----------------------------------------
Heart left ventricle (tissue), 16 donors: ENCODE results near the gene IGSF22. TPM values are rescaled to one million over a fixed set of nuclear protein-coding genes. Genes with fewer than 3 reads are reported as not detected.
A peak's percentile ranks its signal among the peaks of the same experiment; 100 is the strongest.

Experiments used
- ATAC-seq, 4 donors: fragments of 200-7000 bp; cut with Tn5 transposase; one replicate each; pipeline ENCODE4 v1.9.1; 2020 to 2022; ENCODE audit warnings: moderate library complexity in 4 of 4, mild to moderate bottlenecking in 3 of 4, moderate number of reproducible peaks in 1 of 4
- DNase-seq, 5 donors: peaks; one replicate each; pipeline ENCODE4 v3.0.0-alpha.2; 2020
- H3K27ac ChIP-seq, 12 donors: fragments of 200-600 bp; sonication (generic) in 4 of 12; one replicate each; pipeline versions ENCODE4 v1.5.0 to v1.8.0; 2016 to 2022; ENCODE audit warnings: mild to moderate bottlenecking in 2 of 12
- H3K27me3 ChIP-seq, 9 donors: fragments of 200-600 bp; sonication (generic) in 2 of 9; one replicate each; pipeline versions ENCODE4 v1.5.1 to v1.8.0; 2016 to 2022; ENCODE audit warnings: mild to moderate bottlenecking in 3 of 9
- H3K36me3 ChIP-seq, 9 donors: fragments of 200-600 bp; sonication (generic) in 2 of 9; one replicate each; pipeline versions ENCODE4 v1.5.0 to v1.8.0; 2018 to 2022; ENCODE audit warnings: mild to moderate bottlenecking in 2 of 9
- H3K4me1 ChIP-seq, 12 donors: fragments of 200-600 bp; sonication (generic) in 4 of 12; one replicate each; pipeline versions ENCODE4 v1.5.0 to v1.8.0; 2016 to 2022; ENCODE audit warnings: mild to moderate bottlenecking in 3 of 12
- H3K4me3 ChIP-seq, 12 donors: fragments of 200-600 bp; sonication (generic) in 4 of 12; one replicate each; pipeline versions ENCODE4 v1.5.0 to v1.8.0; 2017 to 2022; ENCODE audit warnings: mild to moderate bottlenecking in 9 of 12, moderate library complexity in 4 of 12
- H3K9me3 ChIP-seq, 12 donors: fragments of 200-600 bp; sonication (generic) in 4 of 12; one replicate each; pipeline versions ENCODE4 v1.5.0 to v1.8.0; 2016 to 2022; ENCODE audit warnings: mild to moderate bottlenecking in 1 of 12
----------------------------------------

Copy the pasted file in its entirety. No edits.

Heart left ventricle (tissue), 16 donors: ENCODE results near the gene IGSF22. TPM values are rescaled to one million over a fixed set of nuclear protein-coding genes. Genes with fewer than 3 reads are reported as not detected.
A peak's percentile ranks its signal among the peaks of the same experiment; 100 is the strongest.

Experiments used
- ATAC-seq, 4 donors: fragments of 200-7000 bp; cut with Tn5 transposase; one replicate each; pipeline ENCODE4 v1.9.1; 2020 to 2022; ENCODE audit warnings: moderate library complexity in 4 of 4, mild to moderate bottlenecking in 3 of 4, moderate number of reproducible peaks in 1 of 4
- DNase-seq, 5 donors: peaks; one replicate each; pipeline ENCODE4 v3.0.0-alpha.2; 2020
- H3K27ac ChIP-seq, 12 donors: fragments of 200-600 bp; sonication (generic) in 4 of 12; one replicate each; pipeline versions ENCODE4 v1.5.0 to v1.8.0; 2016 to 2022; ENCODE audit warnings: mild to moderate bottlenecking in 2 of 12
- H3K27me3 ChIP-seq, 9 donors: fragments of 200-600 bp; sonication (generic) in 2 of 9; one replicate each; pipeline versions ENCODE4 v1.5.1 to v1.8.0; 2016 to 2022; ENCODE audit warnings: mild to moderate bottlenecking in 3 of 9
- H3K36me3 ChIP-seq, 9 donors: fragments of 200-600 bp; sonication (generic) in 2 of 9; one replicate each; pipeline versions ENCODE4 v1.5.0 to v1.8.0; 2018 to 2022; ENCODE audit warnings: mild to moderate bottlenecking in 2 of 9
- H3K4me1 ChIP-seq, 12 donors: fragments of 200-600 bp; sonication (generic) in 4 of 12; one replicate each; pipeline versions ENCODE4 v1.5.0 to v1.8.0; 2016 to 2022; ENCODE audit warnings: mild to moderate bottlenecking in 3 of 12
- H3K4me3 ChIP-seq, 12 donors: fragments of 200-600 bp; sonication (generic) in 4 of 12; one replicate each; pipeline versions ENCODE4 v1.5.0 to v1.8.0; 2017 to 2022; ENCODE audit warnings: mild to moderate bottlenecking in 9 of 12, moderate library complexity in 4 of 12
- H3K9me3 ChIP-seq, 12 donors: fragments of 200-600 bp; sonication (generic) in 4 of 12; one replicate each; pipeline versions ENCODE4 v1.5.0 to v1.8.0; 2016 to 2022; ENCODE audit warnings: mild to moderate bottlenecking in 1 of 12